As for the future? Well, tomorrow, I shall play a record of Maria Callas singing the Easter Hymn from Mascagni’s Cavalleria Rusticana, and echo her words: “Inneggiamo il signor non è morto”: – “Let us rejoice, for the Lord is not dead”. Some of my friends will tell me: “Christ is Risen”. And I shall respond: “He is Risen indeed”. This year, I’m keenly aware that there is real suffering, actual death, before there can be resurrection. And I shall hope to recognize it when it comes to me.


My dear friend Gerrie Lubbe died recently. He was given a hero’s funeral service at his church in South Africa. Gerrie played a brave and important role in the freedom struggle there, and was the first president of the South African Chapter of the World Conference on Religion and Peace. Archbishop Desmond Tutu, with whom he worked closely, was present yesterday to see Gerrie off. But where to? What do Christians believe about death?12469615_917764874976643_3971013783331307134_o

Christmas draws our attention to the fact of death. Indeed, T.S. Elliot called Christmas “this birth season of decease”. For, as he put it, through the medium of the Magi:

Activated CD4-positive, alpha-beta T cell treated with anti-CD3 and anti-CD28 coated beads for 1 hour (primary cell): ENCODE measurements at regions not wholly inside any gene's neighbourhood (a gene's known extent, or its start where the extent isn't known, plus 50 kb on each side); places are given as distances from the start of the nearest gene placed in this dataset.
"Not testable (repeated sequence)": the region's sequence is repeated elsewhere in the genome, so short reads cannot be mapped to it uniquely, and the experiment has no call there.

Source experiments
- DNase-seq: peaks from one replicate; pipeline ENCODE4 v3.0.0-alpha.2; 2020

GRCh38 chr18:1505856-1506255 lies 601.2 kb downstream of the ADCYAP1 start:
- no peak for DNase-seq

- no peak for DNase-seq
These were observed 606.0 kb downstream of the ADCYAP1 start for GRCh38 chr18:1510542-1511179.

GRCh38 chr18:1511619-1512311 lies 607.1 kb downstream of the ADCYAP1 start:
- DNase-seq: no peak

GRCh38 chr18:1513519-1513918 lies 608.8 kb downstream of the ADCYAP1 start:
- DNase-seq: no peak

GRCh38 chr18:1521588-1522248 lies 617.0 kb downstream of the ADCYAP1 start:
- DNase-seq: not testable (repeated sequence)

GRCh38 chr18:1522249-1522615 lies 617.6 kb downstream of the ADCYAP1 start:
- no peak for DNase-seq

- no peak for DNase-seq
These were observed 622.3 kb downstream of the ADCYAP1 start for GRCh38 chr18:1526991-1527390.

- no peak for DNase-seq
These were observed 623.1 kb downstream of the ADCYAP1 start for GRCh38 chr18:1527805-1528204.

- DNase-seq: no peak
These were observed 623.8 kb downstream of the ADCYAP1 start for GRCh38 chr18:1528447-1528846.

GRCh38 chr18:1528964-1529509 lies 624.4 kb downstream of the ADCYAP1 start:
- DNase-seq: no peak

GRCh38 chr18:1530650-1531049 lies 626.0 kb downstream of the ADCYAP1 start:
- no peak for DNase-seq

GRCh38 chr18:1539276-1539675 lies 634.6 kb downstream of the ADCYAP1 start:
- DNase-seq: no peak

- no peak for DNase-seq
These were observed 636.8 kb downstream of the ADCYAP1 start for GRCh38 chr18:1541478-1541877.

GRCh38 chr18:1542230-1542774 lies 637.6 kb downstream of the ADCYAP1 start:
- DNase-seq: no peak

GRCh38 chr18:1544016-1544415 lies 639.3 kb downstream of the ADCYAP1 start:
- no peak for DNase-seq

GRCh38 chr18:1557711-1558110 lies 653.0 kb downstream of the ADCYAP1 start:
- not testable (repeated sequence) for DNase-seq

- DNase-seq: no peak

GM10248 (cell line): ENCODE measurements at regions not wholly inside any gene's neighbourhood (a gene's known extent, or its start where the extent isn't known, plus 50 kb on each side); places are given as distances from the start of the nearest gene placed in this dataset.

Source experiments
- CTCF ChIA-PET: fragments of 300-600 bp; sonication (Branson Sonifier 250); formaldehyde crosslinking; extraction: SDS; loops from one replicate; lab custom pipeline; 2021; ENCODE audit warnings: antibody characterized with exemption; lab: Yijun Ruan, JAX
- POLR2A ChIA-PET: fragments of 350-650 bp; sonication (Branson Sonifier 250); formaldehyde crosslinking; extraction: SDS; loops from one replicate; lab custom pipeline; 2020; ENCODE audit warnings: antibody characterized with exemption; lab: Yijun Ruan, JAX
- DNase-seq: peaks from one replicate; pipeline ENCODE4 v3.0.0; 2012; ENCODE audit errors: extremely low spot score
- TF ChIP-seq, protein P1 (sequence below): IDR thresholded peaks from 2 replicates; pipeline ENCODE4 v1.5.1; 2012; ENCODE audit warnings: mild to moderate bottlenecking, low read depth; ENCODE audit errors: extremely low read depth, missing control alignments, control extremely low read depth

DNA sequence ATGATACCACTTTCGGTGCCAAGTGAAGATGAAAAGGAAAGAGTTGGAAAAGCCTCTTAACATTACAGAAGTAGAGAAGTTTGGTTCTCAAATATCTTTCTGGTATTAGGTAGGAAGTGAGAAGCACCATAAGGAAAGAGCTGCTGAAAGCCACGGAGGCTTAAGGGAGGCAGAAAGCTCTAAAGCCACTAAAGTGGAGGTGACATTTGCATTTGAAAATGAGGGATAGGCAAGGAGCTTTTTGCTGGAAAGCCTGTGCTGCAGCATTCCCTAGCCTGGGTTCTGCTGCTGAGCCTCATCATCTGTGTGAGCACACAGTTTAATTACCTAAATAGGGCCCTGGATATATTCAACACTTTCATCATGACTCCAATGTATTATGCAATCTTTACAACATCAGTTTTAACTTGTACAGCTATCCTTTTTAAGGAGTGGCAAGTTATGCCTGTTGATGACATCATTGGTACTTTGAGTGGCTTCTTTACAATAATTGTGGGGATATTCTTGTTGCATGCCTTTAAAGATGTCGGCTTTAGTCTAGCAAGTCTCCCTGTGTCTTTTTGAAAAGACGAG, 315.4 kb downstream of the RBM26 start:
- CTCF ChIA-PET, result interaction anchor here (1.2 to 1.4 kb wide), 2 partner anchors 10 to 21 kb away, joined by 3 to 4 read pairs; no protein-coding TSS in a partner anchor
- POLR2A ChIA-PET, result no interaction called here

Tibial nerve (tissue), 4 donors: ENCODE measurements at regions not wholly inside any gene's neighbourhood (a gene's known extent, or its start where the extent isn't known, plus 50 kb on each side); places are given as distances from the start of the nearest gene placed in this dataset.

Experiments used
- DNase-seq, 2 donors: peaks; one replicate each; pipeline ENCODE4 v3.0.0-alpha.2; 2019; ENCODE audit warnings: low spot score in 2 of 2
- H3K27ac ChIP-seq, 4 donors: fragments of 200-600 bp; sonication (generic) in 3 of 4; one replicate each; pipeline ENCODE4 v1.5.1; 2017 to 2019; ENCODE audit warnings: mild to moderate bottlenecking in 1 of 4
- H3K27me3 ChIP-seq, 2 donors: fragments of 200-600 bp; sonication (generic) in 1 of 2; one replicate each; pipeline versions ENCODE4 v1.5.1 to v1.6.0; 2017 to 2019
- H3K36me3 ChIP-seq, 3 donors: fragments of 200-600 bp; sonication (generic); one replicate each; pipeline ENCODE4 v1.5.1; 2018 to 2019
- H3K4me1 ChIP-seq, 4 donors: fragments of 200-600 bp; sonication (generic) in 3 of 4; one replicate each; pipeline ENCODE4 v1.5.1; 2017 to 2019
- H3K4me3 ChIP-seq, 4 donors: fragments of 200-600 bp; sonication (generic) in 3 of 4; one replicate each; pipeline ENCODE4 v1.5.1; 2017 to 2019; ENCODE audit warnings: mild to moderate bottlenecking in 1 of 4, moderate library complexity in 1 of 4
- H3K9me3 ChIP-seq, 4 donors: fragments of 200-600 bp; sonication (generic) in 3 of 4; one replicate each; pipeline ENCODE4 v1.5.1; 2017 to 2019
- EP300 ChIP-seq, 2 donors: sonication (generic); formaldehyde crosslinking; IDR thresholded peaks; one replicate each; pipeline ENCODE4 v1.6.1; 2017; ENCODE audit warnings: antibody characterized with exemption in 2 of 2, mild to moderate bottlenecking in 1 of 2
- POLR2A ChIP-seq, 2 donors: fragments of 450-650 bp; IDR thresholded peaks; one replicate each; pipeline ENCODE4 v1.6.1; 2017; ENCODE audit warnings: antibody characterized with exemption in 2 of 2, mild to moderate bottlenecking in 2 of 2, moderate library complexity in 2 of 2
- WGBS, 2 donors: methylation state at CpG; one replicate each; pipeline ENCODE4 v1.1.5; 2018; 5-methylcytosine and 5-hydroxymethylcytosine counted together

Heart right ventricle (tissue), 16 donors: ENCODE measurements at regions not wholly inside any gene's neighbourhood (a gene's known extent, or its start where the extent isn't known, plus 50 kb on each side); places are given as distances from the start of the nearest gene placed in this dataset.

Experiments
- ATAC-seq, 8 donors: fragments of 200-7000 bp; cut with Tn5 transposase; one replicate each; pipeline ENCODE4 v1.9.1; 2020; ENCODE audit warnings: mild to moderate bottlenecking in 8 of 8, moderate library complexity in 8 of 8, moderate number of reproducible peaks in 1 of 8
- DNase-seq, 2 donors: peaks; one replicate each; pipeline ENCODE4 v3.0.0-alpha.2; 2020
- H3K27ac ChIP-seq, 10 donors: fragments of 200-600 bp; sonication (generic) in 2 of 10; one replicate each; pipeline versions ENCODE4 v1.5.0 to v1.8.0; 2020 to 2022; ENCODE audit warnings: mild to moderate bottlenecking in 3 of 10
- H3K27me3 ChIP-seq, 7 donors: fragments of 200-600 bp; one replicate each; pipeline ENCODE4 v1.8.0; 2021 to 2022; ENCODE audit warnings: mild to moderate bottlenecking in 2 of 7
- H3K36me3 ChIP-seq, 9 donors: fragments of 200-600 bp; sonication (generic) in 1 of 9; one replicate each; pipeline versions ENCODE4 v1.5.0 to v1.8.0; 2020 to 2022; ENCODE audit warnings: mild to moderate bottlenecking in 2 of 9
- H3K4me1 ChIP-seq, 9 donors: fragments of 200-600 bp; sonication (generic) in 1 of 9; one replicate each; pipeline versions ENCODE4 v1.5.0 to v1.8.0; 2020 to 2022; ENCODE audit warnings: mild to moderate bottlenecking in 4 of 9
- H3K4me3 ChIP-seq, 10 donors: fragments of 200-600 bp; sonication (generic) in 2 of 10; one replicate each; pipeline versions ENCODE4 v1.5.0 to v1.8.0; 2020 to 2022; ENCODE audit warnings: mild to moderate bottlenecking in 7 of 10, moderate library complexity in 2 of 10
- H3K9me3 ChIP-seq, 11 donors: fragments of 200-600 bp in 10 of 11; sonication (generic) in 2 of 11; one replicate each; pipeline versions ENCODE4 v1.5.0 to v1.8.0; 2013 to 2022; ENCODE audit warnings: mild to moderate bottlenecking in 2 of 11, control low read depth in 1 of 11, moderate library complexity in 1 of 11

“There was a Birth, certainly
We had evidence and no doubt.”

Yet the birth narratives of Luke and Matthew are shot through with references, not just to new life, the birth of a baby, but to death. For example, the ancient Simeon, when he recognizes the infant as the fulfilment of God’s promises, asks for his own death:

“Lord, now lettest thou thy servant depart in peace,
according to thy word;
for mine eyes have seen thy salvation…”

But Simeon promised Mary, not peace but agony: “a sword will pierce through your own soul also”. Prescient words: John records how, thirty years or so later, Mary was at the foot of the cross, on which her son was hanging and dying.images (1)

Too many people make religion either exclusive and bad-tempered, or else cloying and sentimental. Death is what some nasty religious people think is what should happen to those who believe and act differently from them. Or else it’s what mawkish religious people hope is a chance to enter an existence where things simply get better: “You’ll get pie in the sky when you die”, as Joe Hill’s 1911 parody of the hymn “In the sweet By- and By” has it.